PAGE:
BENGALURU: Brightly turbaned in blue, Stefano Fardelli, dancer-choreographer of international fame, spoke with intensity about the place that dance holds in his life.
“My relationship with dance is unlike any relationship that I can have with a human. I cannot divorce dance, we don’t have fights. Every minute in my life is consumed by dance. If I am not dancing, I am choreographing sequences or I am thinking of dancing. Dance is a part of me,” he said.
Having started his tryst with contemporary dance when an Italian teacher introduced him to it, Stefano says he fell in love almost immediately.
“Until then, I had been taking a few classes of ballet and jazz out of interest, and then I found my calling,” he smiles. Currently, from his exposure to different styles of contemporary dance, his technique has evolved to include floor-work, Cunningham, release and Feldenkrais techniques.
Stefano is the art director of the EurAsia dance network, which partners with 15 organisations from across the world and is supported by the Istituto Italiano di Culture. In town to choreograph the Diploma Graduation Performance for the Attakalari Centre for Movement and Arts, Stefano talks about his tryst with India.
“I have been to India many times and I’m fascinated with the movements you have here,” he explained.
The cultural exchange programme provides scholarships for Asian students interested in contemporary dance in some of the most well-known dance schools in Europe.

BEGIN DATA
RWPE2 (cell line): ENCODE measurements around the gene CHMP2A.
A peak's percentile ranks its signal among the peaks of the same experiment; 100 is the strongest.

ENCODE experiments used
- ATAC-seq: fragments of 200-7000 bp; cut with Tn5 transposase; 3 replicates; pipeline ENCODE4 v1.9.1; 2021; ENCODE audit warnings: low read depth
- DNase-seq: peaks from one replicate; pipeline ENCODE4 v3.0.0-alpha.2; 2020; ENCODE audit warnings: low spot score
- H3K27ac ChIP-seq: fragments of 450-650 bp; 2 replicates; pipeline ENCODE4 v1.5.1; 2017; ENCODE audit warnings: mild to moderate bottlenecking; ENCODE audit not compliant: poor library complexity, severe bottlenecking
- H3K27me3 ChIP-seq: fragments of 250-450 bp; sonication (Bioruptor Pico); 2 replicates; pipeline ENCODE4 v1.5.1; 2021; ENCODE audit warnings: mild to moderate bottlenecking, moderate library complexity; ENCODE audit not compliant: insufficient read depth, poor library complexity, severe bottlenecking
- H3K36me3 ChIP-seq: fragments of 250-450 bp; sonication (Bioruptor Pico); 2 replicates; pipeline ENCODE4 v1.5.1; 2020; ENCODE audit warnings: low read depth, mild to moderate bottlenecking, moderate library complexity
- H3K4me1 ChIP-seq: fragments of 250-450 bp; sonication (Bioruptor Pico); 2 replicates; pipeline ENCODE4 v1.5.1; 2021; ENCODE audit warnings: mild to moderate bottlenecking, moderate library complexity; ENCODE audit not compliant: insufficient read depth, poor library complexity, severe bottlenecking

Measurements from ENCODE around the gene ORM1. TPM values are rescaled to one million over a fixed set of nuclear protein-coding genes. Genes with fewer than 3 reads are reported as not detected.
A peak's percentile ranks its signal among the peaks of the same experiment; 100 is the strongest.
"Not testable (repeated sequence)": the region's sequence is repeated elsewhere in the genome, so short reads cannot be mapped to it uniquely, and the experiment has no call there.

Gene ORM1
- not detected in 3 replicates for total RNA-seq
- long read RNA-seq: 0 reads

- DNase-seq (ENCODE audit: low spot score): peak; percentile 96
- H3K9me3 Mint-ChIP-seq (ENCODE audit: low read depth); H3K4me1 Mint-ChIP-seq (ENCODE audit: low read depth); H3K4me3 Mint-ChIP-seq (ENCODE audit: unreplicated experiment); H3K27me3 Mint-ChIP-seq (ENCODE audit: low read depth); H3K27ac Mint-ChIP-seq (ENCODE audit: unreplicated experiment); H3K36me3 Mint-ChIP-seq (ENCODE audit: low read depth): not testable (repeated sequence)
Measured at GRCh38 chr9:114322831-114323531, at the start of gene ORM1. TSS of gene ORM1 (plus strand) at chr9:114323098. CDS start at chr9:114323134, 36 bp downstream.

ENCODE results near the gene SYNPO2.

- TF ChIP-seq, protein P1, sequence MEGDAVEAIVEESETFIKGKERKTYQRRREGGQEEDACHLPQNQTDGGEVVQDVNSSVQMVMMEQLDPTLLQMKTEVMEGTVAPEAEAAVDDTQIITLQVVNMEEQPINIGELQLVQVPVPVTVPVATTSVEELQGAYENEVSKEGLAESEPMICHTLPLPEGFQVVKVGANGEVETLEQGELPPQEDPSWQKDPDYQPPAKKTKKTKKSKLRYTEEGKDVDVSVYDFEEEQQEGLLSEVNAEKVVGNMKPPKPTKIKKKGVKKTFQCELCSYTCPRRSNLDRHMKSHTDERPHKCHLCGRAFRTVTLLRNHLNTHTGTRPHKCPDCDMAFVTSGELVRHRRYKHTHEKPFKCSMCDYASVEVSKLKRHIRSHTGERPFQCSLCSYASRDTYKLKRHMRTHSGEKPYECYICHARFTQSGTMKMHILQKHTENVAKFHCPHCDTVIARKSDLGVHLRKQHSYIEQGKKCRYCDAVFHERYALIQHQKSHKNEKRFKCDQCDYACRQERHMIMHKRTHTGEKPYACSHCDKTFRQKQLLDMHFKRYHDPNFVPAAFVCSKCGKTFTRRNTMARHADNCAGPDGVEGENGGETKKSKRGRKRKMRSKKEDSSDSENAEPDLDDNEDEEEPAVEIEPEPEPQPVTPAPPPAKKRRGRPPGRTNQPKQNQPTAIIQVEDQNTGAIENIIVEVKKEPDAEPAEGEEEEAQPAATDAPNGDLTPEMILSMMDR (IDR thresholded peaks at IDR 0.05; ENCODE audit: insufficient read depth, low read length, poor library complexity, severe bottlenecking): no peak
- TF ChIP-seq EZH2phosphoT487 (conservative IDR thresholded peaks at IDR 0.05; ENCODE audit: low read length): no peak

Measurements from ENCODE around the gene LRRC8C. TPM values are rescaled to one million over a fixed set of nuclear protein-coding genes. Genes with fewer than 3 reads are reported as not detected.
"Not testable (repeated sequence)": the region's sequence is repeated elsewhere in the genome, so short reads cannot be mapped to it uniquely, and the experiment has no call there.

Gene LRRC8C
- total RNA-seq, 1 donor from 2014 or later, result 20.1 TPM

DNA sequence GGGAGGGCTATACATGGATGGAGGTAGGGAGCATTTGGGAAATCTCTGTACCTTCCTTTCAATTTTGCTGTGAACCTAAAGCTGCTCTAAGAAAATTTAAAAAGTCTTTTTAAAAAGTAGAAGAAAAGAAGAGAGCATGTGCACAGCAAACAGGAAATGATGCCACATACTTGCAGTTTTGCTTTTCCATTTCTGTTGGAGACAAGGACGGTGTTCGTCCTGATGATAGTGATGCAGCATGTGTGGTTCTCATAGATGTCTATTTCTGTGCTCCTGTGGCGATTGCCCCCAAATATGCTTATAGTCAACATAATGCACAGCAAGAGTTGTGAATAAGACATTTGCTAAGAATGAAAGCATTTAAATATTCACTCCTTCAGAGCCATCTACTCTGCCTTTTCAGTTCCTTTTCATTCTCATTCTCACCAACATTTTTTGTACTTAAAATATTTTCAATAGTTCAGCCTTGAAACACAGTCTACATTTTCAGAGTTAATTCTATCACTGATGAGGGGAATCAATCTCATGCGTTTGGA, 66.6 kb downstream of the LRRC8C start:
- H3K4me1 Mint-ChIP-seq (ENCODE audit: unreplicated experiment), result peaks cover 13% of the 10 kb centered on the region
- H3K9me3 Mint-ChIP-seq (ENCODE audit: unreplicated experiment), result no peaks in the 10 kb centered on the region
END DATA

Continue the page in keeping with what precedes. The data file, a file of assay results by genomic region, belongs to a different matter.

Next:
“My endeavour is to help contemporary dance reinvent itself with what training these students from different parts of the world bring with them,” he added.
Holyland, his most recent piece, is about his trip to Indonesia.
“I get to travel a lot, so I am exposed to a lot of cultures. When I was in India recently, From I to A by Eleven Movements was me trying to explore the intricacies of Indian dance with Raam Kumar,” he said. In reference to his frequent trips to Mexico, Senegal, Iran, Syria and Armenia, he added, “Every place I visit seeps into my dance, every culture has something that inspires.”
The dancer who collaborates with the Berlin Opera, BBC, The Place, the Royal Finland Opera among others, emphasised the importance of the audience to a performance.
“The audience not only supports us by buying tickets, they are also crucial to the ‘performativity’ of a dancer. Perhaps, without an audience, I would dance for myself, but I enjoy being able to share what I feel about society, religion and politics through dance,” he said.
Without an audience, he says, “Dance is often a dialogue with one’s own ego.”